Association of Patient Treatment Preference With Dropout and Clinical Outcomes in Adult Psychosocial Mental Health Interventions: A Systematic Review and Meta-analysis.
Embargoed until: 5555-01-01
Embargoed until: 5555-01-01
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Importance: Receiving a preferred treatment has previously been associated with lower dropout rates and better clinical outcomes, but this scenario has not been investigated specifically for psychosocial interventions for patients with a mental health diagnosis. Objective: To assess the association of patient treatment preference with dropout and clinical outcomes in adult psychosocial mental health interventions via a systematic review and meta-analysis. Data Sources: The Cochrane Library, Embase, PubMed, PsychINFO, Scopus, Web of Science, Nice HDAS (Healthcare Databases Advanced Search), Google Scholar, BASE (Bielefeld Academic Search Engine), Semantic Scholar, and OpenGrey were searched from inception to July 20, 2018, and updated on June 10, 2019. Study Selection: Studies were eligible if they (1) were a randomized clinical trial; (2) involved participants older than 18 years; (3) involved participants with mental health diagnoses; (4) reported data from a group of participants who received their preferred treatment and a group who received their nonpreferred treatment or who were not given a choice; and (5) offered at least 1 psychosocial intervention. Data Extraction and Synthesis: Two researchers extracted study data for attendance, dropout, and clinical outcomes independently. Both assessed the risk of bias according to the Cochrane tool. Data were pooled using random-effects meta-analyses. Main Outcomes and Measures: The following 7 outcomes were examined: attendance, dropout, therapeutic alliance, depression and anxiety outcomes, global outcomes, treatment satisfaction, and remission. Results: A total of 7341 articles were identified, with 34 eligible for inclusion. Twenty-nine articles were included in the meta-analyses comprising 5294 participants. Receiving a preferred psychosocial mental health treatment had a medium positive association with dropout rates (relative risk, 0.62; 0.48-0.80; P < .001; I2 = 44.6%) and therapeutic alliance (Cohen d = 0.48; 0.15-0.82; P = .01; I2 = 20.4%). There was no evidence of a significant association with other outcomes. Conclusions and Relevance: This is the first review, to our knowledge, examining the association of receiving a preferred psychosocial mental health treatment with both engagement and outcomes for patients with a mental health diagnosis. Patients with mental health diagnoses who received their preferred treatment demonstrated a lower dropout rate from treatment and higher therapeutic alliance scores. These findings underline the need to accommodate patient preference in mental health services to maximize treatment uptake and reduce financial costs of premature dropout and disengagement.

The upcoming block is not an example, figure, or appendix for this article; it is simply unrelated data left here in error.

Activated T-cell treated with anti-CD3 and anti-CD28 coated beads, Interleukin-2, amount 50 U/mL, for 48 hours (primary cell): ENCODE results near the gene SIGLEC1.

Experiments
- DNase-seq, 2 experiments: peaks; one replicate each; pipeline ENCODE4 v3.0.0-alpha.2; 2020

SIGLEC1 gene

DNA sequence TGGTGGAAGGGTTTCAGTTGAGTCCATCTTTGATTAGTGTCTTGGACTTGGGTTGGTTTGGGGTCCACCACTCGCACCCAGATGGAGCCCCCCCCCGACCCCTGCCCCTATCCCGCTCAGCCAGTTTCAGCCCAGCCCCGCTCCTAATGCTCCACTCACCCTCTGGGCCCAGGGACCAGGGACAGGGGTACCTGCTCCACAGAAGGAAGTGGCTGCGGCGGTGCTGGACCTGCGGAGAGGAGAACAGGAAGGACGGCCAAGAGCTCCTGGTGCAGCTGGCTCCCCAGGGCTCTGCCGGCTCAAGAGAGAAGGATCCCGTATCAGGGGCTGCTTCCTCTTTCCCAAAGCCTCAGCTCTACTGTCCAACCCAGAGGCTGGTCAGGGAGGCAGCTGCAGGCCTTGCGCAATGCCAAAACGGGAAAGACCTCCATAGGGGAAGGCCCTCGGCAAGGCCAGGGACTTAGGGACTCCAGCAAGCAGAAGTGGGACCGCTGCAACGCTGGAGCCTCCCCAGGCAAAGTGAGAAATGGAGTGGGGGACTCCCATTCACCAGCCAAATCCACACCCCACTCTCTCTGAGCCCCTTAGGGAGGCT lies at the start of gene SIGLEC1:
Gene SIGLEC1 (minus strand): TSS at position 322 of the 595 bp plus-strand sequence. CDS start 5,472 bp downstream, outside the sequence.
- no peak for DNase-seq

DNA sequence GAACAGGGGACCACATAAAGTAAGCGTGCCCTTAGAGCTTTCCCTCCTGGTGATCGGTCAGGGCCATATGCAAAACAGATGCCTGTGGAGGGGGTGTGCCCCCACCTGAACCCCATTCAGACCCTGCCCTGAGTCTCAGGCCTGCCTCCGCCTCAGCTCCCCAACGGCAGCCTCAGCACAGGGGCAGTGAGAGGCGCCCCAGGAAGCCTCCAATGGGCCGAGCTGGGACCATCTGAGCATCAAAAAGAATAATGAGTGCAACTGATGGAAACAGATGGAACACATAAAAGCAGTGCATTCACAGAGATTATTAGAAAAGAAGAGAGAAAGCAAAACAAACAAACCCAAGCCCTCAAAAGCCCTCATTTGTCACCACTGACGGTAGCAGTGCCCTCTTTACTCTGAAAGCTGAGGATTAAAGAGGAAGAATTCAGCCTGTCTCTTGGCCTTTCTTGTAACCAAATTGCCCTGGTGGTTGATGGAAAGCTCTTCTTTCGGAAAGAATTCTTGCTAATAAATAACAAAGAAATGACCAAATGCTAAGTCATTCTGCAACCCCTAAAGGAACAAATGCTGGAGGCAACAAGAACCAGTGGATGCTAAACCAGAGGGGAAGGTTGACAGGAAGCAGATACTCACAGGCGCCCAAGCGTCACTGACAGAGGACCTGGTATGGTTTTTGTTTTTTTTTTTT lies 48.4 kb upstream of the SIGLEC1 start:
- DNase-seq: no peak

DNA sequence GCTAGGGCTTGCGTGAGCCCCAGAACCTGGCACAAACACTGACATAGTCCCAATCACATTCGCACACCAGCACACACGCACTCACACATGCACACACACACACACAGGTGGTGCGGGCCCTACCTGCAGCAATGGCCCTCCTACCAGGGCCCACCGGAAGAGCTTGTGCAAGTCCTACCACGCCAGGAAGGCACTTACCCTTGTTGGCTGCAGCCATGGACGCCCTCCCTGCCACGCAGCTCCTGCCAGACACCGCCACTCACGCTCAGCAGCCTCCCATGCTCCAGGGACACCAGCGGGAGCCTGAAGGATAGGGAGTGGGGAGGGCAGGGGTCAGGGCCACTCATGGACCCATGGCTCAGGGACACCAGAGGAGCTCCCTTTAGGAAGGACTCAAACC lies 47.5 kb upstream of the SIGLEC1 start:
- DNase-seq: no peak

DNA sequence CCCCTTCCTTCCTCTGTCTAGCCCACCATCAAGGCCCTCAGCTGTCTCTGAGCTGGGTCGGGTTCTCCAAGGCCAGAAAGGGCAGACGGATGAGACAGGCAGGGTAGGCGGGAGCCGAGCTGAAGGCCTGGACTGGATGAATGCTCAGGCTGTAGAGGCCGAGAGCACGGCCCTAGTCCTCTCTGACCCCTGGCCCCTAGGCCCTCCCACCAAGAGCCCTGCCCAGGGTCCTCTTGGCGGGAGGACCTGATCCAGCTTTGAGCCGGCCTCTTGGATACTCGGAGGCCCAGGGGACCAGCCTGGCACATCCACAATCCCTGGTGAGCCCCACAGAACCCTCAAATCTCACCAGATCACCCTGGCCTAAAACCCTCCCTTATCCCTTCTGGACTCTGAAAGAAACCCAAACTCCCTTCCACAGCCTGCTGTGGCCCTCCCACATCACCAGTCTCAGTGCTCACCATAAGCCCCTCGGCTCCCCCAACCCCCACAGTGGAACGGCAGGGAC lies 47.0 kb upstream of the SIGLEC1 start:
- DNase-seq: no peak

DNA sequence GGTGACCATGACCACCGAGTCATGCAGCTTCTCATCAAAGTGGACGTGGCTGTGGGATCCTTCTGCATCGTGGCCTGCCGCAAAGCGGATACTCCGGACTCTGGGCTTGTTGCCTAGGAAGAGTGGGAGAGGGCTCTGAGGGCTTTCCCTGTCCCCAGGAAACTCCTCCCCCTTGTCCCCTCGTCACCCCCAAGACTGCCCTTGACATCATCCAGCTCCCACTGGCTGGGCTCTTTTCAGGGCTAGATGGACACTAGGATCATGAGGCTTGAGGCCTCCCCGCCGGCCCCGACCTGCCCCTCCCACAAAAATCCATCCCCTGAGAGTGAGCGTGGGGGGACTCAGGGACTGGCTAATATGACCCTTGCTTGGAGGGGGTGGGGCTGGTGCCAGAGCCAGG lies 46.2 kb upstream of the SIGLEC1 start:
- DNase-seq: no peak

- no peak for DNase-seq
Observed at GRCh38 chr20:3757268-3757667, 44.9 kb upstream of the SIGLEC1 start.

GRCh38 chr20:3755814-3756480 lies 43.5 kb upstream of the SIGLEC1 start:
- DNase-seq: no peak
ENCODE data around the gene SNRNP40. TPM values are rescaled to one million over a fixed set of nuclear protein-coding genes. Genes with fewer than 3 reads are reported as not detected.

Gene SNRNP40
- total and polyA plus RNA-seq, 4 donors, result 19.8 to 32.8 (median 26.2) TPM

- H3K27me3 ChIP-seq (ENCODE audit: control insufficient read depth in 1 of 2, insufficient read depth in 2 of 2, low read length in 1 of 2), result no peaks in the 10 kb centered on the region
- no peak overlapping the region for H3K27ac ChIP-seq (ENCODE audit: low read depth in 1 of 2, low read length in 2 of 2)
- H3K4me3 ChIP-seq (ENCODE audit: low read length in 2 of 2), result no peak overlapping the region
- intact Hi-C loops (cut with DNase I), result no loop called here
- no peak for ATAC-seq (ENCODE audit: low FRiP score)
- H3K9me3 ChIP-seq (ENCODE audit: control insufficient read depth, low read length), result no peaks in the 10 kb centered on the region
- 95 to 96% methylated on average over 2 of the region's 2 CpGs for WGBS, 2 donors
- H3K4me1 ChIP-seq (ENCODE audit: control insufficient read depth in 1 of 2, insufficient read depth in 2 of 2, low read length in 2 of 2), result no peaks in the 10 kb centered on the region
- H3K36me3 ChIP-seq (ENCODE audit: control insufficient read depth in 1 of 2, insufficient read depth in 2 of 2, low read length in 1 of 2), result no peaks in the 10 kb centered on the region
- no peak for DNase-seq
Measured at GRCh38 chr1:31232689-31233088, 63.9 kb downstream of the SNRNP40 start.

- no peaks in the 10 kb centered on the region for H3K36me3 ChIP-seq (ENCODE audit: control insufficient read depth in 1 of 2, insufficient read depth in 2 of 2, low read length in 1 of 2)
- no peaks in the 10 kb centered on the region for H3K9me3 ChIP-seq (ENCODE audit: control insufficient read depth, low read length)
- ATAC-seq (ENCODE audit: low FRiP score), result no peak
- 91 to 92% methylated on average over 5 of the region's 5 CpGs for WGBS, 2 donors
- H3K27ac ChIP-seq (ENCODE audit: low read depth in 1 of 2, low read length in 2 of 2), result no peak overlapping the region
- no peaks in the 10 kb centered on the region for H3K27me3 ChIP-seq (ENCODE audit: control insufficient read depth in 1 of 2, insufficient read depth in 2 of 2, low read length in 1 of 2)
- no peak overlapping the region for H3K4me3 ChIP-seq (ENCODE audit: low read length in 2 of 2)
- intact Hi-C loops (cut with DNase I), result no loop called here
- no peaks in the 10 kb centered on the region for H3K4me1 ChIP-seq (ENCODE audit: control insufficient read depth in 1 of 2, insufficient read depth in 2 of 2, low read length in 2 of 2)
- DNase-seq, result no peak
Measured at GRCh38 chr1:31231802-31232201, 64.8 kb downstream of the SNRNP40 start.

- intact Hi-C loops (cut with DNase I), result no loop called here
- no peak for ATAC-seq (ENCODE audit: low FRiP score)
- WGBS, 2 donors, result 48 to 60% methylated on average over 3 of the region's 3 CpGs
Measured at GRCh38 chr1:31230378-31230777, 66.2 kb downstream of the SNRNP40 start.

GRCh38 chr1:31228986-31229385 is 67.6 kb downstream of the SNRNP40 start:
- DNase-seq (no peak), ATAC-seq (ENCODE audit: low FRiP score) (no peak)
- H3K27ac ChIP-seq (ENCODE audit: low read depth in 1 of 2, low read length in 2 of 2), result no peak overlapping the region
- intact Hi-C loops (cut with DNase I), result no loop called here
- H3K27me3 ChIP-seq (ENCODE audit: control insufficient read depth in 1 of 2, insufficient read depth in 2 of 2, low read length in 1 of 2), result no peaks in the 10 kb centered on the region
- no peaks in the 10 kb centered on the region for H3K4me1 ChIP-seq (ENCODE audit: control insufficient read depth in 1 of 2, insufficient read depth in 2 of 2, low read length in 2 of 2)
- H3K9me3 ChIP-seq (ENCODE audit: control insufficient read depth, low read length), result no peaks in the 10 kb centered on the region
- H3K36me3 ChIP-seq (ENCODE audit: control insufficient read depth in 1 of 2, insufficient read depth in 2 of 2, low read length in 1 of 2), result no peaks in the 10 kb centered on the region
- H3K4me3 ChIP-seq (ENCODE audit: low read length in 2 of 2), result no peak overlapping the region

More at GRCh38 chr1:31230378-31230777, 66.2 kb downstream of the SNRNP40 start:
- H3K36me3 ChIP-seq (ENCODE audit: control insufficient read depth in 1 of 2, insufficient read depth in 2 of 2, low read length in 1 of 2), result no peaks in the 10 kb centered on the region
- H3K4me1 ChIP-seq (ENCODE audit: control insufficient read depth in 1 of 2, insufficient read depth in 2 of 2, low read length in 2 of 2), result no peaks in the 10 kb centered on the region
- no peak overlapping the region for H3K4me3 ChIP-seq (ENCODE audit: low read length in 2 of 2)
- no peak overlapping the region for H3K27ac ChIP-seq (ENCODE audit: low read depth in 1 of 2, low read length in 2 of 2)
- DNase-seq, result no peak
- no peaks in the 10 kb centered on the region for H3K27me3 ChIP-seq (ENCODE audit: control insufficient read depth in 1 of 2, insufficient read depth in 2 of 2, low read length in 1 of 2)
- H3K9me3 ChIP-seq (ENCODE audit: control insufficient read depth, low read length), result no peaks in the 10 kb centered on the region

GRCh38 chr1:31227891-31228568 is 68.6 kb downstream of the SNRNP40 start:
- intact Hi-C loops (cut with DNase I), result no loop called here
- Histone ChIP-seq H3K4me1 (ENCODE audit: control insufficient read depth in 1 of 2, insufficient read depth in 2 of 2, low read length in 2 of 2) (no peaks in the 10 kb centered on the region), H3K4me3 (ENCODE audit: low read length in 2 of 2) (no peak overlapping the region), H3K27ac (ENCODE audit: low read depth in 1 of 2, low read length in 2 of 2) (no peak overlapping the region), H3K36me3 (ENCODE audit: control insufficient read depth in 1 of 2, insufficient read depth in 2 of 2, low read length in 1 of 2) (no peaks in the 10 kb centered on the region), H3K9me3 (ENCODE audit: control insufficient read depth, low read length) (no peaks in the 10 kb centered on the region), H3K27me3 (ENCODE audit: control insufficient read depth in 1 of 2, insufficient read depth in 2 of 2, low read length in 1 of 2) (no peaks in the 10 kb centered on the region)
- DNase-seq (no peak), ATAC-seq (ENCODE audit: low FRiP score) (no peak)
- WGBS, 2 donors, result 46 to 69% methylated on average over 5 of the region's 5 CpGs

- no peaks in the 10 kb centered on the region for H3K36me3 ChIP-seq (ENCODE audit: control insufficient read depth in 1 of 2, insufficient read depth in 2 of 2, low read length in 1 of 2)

AuthorsWindle, E; Tee, H; Sabitova, A; Jovanovic, N; Priebe, S; Carr, C
- Centre for Psychiatry